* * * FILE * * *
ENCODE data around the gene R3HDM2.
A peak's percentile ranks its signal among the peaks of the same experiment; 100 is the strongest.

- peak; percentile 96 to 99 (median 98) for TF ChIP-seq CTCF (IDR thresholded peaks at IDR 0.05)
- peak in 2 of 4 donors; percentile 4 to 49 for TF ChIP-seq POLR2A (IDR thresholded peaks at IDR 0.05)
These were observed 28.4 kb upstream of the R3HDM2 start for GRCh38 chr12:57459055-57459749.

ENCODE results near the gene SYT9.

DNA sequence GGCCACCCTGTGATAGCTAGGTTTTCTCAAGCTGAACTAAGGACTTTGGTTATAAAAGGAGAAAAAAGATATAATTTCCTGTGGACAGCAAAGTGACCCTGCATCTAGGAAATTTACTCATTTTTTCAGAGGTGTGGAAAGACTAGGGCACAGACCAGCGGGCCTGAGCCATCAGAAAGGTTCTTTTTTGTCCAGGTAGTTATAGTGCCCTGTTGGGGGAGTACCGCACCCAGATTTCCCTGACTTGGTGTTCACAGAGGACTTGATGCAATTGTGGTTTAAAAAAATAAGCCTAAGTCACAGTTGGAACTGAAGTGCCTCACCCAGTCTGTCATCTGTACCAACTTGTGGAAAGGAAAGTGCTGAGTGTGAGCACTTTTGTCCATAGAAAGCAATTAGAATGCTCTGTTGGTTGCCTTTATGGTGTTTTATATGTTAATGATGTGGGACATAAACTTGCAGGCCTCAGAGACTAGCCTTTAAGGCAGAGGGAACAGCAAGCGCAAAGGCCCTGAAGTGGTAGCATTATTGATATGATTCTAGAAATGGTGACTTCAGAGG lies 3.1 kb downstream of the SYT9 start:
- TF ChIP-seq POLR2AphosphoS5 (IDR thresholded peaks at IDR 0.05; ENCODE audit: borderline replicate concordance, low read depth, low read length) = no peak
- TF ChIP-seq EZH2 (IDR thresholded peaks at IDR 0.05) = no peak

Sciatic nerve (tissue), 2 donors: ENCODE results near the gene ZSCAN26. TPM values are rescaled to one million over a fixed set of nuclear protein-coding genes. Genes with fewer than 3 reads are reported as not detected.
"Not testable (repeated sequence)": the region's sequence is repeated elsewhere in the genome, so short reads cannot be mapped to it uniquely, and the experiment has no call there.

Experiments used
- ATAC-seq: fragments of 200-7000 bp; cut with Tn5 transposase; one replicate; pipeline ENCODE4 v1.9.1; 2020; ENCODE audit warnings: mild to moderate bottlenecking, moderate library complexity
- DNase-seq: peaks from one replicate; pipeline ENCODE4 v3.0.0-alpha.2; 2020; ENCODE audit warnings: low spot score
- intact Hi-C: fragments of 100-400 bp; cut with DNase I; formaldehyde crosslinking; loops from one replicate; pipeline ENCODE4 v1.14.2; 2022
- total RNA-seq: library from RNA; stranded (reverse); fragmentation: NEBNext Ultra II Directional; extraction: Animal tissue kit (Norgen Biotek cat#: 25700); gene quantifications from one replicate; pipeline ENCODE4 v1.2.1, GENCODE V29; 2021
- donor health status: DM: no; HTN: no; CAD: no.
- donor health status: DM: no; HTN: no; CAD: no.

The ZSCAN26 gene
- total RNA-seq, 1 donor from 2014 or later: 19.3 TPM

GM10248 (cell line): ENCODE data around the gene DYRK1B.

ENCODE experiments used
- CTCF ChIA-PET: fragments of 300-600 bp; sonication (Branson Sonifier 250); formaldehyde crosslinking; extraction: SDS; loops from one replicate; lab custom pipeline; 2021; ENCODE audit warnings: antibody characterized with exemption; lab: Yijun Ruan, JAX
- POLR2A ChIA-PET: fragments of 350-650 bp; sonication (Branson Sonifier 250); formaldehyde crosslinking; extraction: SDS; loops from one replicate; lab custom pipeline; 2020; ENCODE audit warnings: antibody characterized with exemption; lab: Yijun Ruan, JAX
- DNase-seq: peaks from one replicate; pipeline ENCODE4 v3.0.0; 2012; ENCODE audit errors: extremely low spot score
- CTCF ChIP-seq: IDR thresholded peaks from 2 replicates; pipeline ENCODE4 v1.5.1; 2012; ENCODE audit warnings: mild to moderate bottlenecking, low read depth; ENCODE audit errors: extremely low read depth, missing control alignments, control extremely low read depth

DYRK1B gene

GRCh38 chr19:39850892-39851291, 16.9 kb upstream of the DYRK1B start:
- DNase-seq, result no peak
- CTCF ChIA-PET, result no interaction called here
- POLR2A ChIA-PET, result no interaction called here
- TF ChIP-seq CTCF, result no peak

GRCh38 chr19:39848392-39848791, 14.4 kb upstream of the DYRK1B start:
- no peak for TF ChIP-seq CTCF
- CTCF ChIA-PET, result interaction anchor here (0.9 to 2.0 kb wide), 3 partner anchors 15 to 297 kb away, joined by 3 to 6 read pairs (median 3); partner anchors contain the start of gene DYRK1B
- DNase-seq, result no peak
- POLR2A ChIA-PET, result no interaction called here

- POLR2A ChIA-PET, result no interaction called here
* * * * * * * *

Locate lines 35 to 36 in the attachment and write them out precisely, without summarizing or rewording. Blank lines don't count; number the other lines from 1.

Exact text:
- CTCF ChIA-PET, result interaction anchor here (0.9 to 2.0 kb wide), 3 partner anchors 15 to 297 kb away, joined by 3 to 6 read pairs (median 3); partner anchors contain the start of gene DYRK1B
- DNase-seq, result no peak